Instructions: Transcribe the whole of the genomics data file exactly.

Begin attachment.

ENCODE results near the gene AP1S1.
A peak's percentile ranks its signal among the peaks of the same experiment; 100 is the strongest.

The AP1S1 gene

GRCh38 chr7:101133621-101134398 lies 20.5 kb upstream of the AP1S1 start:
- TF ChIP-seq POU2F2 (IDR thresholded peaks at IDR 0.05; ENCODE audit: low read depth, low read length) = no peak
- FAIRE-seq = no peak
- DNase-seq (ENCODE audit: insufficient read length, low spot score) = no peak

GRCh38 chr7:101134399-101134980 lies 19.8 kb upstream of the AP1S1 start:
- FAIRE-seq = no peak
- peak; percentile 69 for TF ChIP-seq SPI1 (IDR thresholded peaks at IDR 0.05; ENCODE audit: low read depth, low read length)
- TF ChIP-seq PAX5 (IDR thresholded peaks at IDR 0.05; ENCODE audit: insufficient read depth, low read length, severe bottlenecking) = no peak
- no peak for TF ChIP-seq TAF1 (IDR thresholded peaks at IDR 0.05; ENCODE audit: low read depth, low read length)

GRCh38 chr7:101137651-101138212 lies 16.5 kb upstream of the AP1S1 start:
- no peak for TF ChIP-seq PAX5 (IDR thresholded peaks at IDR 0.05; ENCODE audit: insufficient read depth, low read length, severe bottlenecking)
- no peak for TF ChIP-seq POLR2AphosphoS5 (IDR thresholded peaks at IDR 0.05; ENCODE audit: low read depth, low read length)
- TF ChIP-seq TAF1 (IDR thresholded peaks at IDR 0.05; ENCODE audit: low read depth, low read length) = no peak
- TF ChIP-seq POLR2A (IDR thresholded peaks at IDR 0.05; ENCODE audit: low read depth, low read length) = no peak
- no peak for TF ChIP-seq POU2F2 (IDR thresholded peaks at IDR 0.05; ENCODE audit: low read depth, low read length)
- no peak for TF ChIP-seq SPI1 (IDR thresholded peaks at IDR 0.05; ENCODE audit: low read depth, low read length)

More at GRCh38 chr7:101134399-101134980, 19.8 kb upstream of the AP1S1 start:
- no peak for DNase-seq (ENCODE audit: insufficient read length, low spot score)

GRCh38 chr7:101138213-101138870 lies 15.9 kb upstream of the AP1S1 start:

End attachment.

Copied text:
ENCODE results near the gene AP1S1.
A peak's percentile ranks its signal among the peaks of the same experiment; 100 is the strongest.

The AP1S1 gene

GRCh38 chr7:101133621-101134398 lies 20.5 kb upstream of the AP1S1 start:
- TF ChIP-seq POU2F2 (IDR thresholded peaks at IDR 0.05; ENCODE audit: low read depth, low read length) = no peak
- FAIRE-seq = no peak
- DNase-seq (ENCODE audit: insufficient read length, low spot score) = no peak

GRCh38 chr7:101134399-101134980 lies 19.8 kb upstream of the AP1S1 start:
- FAIRE-seq = no peak
- peak; percentile 69 for TF ChIP-seq SPI1 (IDR thresholded peaks at IDR 0.05; ENCODE audit: low read depth, low read length)
- TF ChIP-seq PAX5 (IDR thresholded peaks at IDR 0.05; ENCODE audit: insufficient read depth, low read length, severe bottlenecking) = no peak
- no peak for TF ChIP-seq TAF1 (IDR thresholded peaks at IDR 0.05; ENCODE audit: low read depth, low read length)

GRCh38 chr7:101137651-101138212 lies 16.5 kb upstream of the AP1S1 start:
- no peak for TF ChIP-seq PAX5 (IDR thresholded peaks at IDR 0.05; ENCODE audit: insufficient read depth, low read length, severe bottlenecking)
- no peak for TF ChIP-seq POLR2AphosphoS5 (IDR thresholded peaks at IDR 0.05; ENCODE audit: low read depth, low read length)
- TF ChIP-seq TAF1 (IDR thresholded peaks at IDR 0.05; ENCODE audit: low read depth, low read length) = no peak
- TF ChIP-seq POLR2A (IDR thresholded peaks at IDR 0.05; ENCODE audit: low read depth, low read length) = no peak
- no peak for TF ChIP-seq POU2F2 (IDR thresholded peaks at IDR 0.05; ENCODE audit: low read depth, low read length)
- no peak for TF ChIP-seq SPI1 (IDR thresholded peaks at IDR 0.05; ENCODE audit: low read depth, low read length)

More at GRCh38 chr7:101134399-101134980, 19.8 kb upstream of the AP1S1 start:
- no peak for DNase-seq (ENCODE audit: insufficient read length, low spot score)

GRCh38 chr7:101138213-101138870 lies 15.9 kb upstream of the AP1S1 start: